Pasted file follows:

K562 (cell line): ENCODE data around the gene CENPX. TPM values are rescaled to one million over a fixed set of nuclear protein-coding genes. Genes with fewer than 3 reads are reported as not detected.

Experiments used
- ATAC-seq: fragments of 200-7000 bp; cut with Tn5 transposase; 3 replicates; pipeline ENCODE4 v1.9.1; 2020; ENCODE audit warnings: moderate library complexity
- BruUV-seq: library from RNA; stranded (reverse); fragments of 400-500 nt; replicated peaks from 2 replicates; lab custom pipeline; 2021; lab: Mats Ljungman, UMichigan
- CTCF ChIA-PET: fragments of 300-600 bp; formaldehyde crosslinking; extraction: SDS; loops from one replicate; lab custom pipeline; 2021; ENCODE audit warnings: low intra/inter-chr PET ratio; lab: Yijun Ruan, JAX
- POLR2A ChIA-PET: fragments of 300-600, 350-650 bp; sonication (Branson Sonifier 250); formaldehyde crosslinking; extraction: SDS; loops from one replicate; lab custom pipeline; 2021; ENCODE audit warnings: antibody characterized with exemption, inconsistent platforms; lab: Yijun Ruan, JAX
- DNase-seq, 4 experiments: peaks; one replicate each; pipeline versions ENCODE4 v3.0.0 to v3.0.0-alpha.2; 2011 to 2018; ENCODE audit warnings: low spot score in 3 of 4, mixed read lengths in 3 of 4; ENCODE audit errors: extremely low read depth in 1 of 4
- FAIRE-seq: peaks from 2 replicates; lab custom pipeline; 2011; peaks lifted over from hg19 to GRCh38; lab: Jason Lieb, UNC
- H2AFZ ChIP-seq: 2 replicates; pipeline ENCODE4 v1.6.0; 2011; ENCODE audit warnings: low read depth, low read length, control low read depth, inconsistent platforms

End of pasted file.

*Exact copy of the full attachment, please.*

K562 (cell line): ENCODE data around the gene CENPX. TPM values are rescaled to one million over a fixed set of nuclear protein-coding genes. Genes with fewer than 3 reads are reported as not detected.

Experiments used
- ATAC-seq: fragments of 200-7000 bp; cut with Tn5 transposase; 3 replicates; pipeline ENCODE4 v1.9.1; 2020; ENCODE audit warnings: moderate library complexity
- BruUV-seq: library from RNA; stranded (reverse); fragments of 400-500 nt; replicated peaks from 2 replicates; lab custom pipeline; 2021; lab: Mats Ljungman, UMichigan
- CTCF ChIA-PET: fragments of 300-600 bp; formaldehyde crosslinking; extraction: SDS; loops from one replicate; lab custom pipeline; 2021; ENCODE audit warnings: low intra/inter-chr PET ratio; lab: Yijun Ruan, JAX
- POLR2A ChIA-PET: fragments of 300-600, 350-650 bp; sonication (Branson Sonifier 250); formaldehyde crosslinking; extraction: SDS; loops from one replicate; lab custom pipeline; 2021; ENCODE audit warnings: antibody characterized with exemption, inconsistent platforms; lab: Yijun Ruan, JAX
- DNase-seq, 4 experiments: peaks; one replicate each; pipeline versions ENCODE4 v3.0.0 to v3.0.0-alpha.2; 2011 to 2018; ENCODE audit warnings: low spot score in 3 of 4, mixed read lengths in 3 of 4; ENCODE audit errors: extremely low read depth in 1 of 4
- FAIRE-seq: peaks from 2 replicates; lab custom pipeline; 2011; peaks lifted over from hg19 to GRCh38; lab: Jason Lieb, UNC
- H2AFZ ChIP-seq: 2 replicates; pipeline ENCODE4 v1.6.0; 2011; ENCODE audit warnings: low read depth, low read length, control low read depth, inconsistent platforms